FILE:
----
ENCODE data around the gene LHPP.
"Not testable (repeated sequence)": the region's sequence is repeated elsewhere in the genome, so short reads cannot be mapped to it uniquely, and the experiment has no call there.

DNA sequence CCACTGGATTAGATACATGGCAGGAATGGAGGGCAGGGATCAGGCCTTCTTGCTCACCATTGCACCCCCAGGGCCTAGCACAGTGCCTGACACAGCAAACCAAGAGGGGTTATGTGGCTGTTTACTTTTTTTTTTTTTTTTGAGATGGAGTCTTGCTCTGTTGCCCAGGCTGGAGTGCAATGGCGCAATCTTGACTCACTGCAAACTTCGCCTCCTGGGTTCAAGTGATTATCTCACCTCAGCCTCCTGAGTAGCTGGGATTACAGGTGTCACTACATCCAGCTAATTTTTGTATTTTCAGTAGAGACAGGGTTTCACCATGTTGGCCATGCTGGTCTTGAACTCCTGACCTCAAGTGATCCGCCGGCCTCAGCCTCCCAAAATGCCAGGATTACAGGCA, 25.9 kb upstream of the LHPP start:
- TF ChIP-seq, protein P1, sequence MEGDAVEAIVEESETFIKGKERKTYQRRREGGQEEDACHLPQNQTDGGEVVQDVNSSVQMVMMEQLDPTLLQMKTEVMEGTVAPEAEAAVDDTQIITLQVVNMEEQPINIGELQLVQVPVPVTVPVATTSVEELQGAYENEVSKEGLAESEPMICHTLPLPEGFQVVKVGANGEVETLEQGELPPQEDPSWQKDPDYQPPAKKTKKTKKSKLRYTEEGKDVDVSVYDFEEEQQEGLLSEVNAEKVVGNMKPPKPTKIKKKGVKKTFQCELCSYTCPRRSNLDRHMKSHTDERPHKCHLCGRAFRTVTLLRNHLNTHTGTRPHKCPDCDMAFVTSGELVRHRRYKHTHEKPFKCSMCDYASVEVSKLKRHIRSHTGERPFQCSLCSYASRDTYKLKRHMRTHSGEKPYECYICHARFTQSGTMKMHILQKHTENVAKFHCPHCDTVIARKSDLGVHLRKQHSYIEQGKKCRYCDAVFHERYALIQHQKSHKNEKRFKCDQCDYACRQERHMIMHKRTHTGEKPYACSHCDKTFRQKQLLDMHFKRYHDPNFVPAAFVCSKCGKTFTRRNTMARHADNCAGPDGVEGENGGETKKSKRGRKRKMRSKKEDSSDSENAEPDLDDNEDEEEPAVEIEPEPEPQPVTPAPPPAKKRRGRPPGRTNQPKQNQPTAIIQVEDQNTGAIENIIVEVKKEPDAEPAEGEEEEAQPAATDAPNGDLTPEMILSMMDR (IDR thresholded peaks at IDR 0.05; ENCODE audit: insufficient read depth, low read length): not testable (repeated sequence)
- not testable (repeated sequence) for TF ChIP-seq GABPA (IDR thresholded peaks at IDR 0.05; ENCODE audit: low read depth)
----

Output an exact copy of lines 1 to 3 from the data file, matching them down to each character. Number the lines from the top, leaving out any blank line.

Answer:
ENCODE data around the gene LHPP.
"Not testable (repeated sequence)": the region's sequence is repeated elsewhere in the genome, so short reads cannot be mapped to it uniquely, and the experiment has no call there.

DNA sequence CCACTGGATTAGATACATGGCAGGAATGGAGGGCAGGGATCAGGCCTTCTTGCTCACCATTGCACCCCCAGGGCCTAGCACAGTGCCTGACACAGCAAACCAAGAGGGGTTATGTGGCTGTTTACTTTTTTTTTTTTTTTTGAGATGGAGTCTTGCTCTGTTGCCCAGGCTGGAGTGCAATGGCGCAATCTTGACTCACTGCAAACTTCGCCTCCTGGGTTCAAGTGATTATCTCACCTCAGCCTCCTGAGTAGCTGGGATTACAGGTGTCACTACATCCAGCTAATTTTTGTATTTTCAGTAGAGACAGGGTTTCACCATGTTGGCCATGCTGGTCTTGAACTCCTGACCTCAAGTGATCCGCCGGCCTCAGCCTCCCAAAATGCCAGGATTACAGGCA, 25.9 kb upstream of the LHPP start: